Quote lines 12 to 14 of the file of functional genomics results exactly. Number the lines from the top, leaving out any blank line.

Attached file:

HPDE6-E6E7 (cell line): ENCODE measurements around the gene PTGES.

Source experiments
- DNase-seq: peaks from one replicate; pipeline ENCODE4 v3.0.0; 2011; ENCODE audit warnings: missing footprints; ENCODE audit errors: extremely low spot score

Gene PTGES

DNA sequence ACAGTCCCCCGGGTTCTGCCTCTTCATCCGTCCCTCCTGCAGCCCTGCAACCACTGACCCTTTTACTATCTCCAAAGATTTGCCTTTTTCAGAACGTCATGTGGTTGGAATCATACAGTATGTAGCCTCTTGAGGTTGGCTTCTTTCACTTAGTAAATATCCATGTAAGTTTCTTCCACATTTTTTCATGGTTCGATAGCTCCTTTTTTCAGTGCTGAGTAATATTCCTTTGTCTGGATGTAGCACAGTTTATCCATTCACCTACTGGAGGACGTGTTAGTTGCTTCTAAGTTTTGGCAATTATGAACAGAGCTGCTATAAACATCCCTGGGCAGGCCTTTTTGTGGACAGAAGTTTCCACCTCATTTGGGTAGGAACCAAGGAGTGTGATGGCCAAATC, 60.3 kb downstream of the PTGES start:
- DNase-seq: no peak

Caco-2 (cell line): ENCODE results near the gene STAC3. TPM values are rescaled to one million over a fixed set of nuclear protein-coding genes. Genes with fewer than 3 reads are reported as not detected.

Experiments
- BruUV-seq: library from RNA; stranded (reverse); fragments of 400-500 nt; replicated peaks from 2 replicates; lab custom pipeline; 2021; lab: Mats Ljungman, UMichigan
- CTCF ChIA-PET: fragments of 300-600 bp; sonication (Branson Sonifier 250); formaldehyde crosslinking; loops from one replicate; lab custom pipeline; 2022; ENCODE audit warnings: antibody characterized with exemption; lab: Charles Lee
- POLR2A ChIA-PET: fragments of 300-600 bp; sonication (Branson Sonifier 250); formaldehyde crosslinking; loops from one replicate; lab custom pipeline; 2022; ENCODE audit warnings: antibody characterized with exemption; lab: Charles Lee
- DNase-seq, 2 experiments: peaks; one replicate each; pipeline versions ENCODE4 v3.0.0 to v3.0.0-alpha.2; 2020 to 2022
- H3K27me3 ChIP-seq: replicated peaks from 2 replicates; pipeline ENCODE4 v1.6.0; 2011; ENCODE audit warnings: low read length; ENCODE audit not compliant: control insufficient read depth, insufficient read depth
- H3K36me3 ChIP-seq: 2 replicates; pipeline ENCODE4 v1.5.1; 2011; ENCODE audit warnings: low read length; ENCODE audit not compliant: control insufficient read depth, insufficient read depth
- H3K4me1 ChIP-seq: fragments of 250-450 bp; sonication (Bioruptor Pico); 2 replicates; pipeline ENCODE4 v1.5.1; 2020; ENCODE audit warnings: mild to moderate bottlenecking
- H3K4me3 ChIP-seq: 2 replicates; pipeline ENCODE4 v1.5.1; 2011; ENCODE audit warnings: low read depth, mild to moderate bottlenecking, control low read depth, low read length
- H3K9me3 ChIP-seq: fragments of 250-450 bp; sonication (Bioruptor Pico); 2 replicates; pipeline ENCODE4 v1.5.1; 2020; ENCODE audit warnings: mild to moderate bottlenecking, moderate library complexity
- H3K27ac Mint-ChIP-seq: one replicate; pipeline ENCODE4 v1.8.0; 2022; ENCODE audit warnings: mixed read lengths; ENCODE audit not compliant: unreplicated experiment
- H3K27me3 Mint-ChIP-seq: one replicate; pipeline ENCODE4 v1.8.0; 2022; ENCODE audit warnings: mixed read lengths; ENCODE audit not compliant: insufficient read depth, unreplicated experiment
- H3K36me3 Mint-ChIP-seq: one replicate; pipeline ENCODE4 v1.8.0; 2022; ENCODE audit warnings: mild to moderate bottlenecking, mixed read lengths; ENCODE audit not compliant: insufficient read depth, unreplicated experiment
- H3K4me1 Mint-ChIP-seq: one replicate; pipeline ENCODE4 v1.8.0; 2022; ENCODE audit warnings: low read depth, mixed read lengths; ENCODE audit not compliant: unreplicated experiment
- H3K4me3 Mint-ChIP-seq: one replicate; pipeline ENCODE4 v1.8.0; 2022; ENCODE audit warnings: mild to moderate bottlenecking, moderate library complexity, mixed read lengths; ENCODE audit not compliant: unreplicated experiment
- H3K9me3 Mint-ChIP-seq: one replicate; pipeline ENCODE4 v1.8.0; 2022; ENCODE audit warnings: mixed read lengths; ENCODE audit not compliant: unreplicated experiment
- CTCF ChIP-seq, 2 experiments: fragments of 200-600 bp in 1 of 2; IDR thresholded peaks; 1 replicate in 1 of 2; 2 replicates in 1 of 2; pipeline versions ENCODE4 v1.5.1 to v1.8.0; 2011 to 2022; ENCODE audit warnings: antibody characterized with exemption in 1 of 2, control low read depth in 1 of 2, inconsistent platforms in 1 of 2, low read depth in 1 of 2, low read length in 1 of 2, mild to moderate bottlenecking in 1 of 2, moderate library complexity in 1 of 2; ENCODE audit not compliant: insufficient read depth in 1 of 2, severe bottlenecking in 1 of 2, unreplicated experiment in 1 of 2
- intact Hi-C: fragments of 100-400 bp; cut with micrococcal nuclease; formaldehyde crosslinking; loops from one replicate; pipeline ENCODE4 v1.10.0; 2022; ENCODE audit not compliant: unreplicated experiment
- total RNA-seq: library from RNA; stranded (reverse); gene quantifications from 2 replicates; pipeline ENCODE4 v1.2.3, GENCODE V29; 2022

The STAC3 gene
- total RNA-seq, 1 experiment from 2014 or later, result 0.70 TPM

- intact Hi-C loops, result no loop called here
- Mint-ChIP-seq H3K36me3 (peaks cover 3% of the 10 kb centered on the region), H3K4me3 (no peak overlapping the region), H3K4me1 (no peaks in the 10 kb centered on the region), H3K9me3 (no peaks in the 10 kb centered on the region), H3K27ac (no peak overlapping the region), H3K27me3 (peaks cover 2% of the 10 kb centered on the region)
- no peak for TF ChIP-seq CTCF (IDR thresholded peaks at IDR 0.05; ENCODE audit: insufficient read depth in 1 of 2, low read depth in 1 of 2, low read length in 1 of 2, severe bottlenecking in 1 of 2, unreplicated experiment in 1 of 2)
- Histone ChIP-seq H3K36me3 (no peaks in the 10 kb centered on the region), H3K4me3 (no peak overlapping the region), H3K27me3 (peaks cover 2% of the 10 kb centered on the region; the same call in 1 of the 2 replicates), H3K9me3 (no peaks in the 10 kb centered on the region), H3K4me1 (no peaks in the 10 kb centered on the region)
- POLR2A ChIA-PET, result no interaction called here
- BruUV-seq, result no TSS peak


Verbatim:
- DNase-seq, 2 experiments: peaks; one replicate each; pipeline versions ENCODE4 v3.0.0 to v3.0.0-alpha.2; 2020 to 2022
- H3K27me3 ChIP-seq: replicated peaks from 2 replicates; pipeline ENCODE4 v1.6.0; 2011; ENCODE audit warnings: low read length; ENCODE audit not compliant: control insufficient read depth, insufficient read depth
- H3K36me3 ChIP-seq: 2 replicates; pipeline ENCODE4 v1.5.1; 2011; ENCODE audit warnings: low read length; ENCODE audit not compliant: control insufficient read depth, insufficient read depth